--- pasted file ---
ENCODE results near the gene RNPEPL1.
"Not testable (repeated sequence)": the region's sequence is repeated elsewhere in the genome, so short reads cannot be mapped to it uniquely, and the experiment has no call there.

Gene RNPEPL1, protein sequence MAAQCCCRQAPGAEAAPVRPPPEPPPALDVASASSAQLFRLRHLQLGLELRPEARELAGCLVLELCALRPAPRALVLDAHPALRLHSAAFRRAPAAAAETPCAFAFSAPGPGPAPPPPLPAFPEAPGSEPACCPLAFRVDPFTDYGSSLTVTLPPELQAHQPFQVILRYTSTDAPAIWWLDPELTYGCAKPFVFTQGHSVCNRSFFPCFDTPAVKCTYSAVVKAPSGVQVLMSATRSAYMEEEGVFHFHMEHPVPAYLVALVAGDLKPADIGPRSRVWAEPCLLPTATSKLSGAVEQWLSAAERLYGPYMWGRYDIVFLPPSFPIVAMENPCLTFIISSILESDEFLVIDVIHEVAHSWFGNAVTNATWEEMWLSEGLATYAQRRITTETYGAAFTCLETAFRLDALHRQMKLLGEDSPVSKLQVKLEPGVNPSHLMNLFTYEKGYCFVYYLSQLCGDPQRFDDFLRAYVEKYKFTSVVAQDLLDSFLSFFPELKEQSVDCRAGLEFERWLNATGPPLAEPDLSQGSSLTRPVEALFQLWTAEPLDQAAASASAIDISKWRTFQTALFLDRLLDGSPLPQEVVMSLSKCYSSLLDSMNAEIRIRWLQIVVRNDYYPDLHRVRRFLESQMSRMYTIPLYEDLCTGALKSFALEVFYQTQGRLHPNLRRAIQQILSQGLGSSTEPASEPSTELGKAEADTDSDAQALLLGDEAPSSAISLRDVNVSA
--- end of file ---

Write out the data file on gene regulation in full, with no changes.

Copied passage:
ENCODE results near the gene RNPEPL1.
"Not testable (repeated sequence)": the region's sequence is repeated elsewhere in the genome, so short reads cannot be mapped to it uniquely, and the experiment has no call there.

Gene RNPEPL1, protein sequence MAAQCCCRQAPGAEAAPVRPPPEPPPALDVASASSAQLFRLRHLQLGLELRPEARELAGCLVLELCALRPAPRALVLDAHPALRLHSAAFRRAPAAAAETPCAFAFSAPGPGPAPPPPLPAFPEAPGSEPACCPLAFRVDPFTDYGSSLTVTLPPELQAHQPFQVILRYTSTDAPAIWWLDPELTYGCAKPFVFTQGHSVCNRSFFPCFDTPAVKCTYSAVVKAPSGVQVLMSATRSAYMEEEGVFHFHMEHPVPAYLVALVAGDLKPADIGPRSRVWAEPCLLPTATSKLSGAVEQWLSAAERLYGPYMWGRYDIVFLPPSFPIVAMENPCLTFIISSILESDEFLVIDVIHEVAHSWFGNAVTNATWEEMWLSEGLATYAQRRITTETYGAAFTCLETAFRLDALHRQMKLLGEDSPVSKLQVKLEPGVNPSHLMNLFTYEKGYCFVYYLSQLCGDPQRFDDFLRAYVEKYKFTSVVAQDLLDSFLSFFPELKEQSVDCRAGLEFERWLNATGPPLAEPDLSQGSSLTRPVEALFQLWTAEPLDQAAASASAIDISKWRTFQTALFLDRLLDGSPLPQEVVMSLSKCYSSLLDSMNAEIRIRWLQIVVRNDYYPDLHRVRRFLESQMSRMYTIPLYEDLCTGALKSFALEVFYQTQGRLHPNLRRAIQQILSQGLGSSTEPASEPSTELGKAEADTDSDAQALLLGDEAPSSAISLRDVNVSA